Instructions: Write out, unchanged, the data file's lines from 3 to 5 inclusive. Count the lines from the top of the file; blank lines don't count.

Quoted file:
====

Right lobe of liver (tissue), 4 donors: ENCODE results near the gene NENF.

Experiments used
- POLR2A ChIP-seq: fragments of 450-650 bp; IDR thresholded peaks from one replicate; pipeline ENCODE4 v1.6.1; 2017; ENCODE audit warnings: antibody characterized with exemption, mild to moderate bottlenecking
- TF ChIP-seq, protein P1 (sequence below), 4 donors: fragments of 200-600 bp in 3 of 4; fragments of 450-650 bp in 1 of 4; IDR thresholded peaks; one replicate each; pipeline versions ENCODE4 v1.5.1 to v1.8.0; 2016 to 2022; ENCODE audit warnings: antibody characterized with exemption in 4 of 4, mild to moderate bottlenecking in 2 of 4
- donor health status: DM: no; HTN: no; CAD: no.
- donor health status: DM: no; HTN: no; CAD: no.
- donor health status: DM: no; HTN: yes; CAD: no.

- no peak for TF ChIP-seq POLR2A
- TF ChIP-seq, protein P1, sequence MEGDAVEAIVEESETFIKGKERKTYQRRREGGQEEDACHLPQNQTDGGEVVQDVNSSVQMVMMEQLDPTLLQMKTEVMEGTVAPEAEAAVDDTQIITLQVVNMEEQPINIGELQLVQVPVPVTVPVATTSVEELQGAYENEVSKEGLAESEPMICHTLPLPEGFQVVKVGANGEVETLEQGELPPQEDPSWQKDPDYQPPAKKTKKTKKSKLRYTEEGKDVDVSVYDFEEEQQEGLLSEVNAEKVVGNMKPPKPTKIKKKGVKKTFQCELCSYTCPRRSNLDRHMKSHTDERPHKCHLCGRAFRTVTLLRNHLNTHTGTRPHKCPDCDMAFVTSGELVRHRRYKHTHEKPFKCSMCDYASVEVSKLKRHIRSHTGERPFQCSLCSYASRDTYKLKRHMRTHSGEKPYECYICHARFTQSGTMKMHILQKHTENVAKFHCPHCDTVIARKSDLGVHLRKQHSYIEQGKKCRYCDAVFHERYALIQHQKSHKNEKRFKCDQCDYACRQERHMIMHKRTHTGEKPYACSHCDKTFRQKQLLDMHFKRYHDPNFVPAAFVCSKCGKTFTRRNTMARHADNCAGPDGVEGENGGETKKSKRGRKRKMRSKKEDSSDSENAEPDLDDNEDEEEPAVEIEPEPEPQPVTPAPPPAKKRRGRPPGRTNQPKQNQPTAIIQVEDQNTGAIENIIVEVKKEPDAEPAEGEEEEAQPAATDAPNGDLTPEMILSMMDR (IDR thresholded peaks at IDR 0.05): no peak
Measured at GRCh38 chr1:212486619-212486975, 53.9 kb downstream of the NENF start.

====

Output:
- POLR2A ChIP-seq: fragments of 450-650 bp; IDR thresholded peaks from one replicate; pipeline ENCODE4 v1.6.1; 2017; ENCODE audit warnings: antibody characterized with exemption, mild to moderate bottlenecking
- TF ChIP-seq, protein P1 (sequence below), 4 donors: fragments of 200-600 bp in 3 of 4; fragments of 450-650 bp in 1 of 4; IDR thresholded peaks; one replicate each; pipeline versions ENCODE4 v1.5.1 to v1.8.0; 2016 to 2022; ENCODE audit warnings: antibody characterized with exemption in 4 of 4, mild to moderate bottlenecking in 2 of 4
- donor health status: DM: no; HTN: no; CAD: no.